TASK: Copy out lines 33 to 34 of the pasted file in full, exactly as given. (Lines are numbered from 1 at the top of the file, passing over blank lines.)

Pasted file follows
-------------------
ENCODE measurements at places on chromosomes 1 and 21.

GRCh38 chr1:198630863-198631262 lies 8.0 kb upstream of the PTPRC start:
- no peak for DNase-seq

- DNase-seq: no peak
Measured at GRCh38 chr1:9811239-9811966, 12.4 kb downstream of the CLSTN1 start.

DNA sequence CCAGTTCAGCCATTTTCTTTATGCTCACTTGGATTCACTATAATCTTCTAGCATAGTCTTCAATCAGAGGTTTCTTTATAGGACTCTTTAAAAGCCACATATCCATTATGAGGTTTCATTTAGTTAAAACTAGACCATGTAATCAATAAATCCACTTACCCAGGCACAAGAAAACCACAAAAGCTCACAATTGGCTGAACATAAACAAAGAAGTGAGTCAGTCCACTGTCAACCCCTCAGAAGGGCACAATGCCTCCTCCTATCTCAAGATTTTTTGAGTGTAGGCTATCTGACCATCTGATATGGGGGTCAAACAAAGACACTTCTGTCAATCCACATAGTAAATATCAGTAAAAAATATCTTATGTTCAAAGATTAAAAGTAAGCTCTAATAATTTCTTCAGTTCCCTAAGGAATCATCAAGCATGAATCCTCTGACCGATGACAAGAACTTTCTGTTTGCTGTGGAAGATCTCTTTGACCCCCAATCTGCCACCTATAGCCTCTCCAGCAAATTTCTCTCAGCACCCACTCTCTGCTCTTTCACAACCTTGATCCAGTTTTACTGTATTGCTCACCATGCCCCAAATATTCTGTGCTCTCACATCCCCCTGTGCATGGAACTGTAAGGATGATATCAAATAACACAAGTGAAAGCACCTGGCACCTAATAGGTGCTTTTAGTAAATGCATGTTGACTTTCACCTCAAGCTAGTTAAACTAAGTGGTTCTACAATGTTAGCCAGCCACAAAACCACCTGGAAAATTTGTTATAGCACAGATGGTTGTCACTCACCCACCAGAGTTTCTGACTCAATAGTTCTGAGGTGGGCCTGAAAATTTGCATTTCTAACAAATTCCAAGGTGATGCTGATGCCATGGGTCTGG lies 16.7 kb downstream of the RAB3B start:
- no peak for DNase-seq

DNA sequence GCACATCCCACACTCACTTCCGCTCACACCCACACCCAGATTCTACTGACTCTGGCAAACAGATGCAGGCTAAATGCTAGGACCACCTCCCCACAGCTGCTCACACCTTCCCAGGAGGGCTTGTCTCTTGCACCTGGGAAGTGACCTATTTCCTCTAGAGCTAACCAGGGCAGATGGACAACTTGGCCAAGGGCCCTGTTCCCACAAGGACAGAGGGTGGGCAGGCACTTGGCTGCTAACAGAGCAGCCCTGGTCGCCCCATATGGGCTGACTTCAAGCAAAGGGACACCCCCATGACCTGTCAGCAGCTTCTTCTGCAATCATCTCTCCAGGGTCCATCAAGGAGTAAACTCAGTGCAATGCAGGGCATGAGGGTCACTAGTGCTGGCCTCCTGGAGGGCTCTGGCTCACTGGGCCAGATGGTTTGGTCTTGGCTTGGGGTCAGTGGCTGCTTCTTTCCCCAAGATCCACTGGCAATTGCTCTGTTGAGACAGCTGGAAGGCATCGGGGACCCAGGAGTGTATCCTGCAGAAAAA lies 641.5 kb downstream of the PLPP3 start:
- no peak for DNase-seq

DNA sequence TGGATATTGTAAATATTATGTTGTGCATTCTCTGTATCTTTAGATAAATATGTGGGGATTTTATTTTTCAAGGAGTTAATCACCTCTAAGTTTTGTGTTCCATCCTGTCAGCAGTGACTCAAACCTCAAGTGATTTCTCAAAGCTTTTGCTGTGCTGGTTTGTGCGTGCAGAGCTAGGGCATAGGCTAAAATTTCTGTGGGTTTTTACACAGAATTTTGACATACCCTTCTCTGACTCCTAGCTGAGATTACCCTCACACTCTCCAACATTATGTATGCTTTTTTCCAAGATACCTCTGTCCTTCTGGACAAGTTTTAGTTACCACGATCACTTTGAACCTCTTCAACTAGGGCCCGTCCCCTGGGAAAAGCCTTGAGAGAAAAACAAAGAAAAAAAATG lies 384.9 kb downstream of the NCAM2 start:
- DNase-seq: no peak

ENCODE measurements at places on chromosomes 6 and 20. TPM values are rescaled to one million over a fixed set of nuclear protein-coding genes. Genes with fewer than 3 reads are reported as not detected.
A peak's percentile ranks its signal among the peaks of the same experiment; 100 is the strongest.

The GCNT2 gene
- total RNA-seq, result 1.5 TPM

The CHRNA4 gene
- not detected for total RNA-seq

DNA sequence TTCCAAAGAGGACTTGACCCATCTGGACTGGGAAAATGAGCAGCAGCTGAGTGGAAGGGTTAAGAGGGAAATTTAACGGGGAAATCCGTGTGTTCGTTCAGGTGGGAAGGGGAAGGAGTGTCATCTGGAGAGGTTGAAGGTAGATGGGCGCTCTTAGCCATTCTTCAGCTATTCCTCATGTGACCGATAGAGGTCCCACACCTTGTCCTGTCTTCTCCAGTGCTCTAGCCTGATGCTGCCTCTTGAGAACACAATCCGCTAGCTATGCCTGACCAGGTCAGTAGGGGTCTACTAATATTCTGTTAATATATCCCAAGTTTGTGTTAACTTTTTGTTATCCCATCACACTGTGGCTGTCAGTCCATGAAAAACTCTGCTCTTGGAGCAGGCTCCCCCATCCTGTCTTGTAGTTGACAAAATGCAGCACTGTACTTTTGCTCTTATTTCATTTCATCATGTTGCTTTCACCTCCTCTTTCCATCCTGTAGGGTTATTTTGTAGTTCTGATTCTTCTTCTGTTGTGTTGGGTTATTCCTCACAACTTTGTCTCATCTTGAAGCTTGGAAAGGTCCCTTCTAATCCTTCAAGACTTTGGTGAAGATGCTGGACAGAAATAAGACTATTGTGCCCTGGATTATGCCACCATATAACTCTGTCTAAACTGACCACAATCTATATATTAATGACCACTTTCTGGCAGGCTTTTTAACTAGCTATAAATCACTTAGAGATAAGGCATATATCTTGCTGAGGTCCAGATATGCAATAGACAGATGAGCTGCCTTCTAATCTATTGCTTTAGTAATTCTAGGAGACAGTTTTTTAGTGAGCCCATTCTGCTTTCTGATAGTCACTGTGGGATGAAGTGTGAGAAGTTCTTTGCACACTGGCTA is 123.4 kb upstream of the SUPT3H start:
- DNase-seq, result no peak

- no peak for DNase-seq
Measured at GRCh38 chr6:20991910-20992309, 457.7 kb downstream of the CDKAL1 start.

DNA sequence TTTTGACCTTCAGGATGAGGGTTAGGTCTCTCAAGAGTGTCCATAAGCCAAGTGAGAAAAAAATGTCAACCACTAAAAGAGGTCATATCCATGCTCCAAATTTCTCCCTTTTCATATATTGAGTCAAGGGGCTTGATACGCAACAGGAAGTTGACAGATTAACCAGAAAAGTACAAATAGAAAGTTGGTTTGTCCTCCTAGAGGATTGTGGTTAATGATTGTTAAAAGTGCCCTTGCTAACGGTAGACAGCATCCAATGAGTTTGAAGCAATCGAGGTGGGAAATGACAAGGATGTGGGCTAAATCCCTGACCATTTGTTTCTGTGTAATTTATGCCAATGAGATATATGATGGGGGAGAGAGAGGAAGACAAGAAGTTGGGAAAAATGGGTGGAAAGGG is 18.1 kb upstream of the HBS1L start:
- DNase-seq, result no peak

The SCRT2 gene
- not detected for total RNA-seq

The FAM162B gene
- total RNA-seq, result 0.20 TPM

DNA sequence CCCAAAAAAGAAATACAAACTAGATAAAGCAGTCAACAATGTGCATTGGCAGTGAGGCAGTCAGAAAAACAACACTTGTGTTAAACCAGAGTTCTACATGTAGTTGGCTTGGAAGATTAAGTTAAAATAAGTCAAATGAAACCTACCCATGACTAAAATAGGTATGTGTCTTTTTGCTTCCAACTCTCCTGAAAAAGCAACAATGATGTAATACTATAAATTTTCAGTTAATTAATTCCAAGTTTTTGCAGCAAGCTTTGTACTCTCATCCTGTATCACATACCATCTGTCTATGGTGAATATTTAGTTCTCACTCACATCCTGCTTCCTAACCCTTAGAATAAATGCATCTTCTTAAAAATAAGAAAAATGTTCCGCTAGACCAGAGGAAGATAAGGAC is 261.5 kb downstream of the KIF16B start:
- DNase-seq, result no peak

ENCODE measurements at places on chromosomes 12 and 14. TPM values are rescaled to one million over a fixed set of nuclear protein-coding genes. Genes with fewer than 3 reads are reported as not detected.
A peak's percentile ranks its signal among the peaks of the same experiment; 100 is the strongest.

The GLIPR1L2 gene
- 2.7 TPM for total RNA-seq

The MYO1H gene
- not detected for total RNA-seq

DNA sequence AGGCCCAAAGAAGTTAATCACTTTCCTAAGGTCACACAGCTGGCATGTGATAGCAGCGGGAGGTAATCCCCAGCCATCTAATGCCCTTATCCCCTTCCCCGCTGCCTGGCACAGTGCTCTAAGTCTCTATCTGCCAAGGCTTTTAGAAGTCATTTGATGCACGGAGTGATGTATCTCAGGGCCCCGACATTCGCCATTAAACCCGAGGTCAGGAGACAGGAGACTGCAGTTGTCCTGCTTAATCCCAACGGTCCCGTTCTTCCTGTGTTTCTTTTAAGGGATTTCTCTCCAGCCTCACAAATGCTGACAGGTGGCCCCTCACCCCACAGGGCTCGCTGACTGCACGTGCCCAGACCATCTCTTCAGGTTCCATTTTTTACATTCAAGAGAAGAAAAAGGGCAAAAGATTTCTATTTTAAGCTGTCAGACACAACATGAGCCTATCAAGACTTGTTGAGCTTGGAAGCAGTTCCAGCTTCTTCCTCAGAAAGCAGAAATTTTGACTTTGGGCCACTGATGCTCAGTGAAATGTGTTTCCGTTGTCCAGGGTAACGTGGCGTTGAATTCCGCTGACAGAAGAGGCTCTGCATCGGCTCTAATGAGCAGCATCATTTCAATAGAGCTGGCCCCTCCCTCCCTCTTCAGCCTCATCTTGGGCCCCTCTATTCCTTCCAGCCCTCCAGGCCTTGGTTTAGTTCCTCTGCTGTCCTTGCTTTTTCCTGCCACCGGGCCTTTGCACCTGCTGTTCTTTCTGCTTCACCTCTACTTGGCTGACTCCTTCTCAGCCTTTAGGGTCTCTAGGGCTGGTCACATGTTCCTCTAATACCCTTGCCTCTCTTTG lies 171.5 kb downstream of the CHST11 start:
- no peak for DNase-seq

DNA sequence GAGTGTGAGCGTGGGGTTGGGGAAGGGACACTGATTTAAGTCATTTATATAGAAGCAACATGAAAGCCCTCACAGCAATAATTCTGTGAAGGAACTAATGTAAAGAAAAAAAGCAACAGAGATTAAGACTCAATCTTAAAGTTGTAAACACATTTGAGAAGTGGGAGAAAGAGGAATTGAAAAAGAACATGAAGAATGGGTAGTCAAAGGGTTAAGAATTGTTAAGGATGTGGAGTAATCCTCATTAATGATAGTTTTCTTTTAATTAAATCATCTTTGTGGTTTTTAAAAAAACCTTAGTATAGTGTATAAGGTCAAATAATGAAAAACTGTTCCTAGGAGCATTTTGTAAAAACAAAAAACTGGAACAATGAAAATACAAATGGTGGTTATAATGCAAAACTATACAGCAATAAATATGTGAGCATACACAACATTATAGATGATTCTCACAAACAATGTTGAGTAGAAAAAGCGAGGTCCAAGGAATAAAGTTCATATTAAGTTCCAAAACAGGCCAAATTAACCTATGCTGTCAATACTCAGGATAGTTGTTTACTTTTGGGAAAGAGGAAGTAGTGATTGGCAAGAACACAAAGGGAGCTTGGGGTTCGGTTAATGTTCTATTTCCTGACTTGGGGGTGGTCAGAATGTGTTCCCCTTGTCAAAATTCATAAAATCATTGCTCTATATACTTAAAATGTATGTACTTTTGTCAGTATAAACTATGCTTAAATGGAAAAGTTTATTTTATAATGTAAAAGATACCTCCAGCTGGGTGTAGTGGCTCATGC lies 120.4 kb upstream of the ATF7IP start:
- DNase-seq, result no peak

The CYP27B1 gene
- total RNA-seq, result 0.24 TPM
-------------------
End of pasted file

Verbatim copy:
- 2.7 TPM for total RNA-seq

The MYO1H gene